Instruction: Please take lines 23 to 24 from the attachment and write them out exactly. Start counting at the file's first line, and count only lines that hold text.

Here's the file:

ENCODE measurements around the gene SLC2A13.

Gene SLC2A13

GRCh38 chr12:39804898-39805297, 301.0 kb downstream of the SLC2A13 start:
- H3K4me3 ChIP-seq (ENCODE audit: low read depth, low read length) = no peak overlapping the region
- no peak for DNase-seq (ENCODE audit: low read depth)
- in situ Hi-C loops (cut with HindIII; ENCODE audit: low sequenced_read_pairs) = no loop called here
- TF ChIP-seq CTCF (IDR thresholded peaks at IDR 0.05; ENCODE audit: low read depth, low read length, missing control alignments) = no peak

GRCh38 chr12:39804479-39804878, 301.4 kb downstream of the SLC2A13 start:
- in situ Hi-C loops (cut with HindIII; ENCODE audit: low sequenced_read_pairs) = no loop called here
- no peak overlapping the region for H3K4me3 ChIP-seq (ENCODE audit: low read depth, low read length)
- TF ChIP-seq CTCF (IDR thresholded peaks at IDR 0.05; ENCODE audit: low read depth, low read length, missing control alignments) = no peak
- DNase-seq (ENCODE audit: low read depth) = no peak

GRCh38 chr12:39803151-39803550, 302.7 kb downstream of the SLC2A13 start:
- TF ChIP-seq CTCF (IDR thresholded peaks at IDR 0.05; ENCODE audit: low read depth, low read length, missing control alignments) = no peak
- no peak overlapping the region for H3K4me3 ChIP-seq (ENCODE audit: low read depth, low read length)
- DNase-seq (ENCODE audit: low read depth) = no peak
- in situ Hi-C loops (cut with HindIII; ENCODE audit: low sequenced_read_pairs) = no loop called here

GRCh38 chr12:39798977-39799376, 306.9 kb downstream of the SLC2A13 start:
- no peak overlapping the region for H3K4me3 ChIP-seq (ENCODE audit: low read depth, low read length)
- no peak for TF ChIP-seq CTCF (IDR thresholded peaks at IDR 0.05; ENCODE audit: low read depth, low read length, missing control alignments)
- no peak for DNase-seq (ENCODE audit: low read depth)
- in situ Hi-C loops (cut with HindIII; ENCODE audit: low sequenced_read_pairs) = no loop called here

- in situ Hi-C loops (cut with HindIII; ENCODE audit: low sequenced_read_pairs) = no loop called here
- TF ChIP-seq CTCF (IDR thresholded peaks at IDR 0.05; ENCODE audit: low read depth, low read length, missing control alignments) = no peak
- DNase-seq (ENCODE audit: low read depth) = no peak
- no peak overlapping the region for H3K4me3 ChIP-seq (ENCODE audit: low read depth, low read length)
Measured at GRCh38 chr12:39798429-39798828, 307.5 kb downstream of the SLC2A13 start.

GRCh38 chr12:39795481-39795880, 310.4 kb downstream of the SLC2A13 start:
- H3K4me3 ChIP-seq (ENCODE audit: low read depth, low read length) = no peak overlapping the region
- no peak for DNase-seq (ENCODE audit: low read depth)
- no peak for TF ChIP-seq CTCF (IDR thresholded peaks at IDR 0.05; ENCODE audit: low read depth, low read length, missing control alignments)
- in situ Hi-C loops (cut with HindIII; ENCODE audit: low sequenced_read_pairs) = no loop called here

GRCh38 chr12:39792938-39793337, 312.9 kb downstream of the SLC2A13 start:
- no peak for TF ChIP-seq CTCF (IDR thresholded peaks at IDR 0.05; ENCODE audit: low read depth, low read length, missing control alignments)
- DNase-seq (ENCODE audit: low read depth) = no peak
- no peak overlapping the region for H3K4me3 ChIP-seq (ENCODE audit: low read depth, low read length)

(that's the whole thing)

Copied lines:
- in situ Hi-C loops (cut with HindIII; ENCODE audit: low sequenced_read_pairs) = no loop called here
- TF ChIP-seq CTCF (IDR thresholded peaks at IDR 0.05; ENCODE audit: low read depth, low read length, missing control alignments) = no peak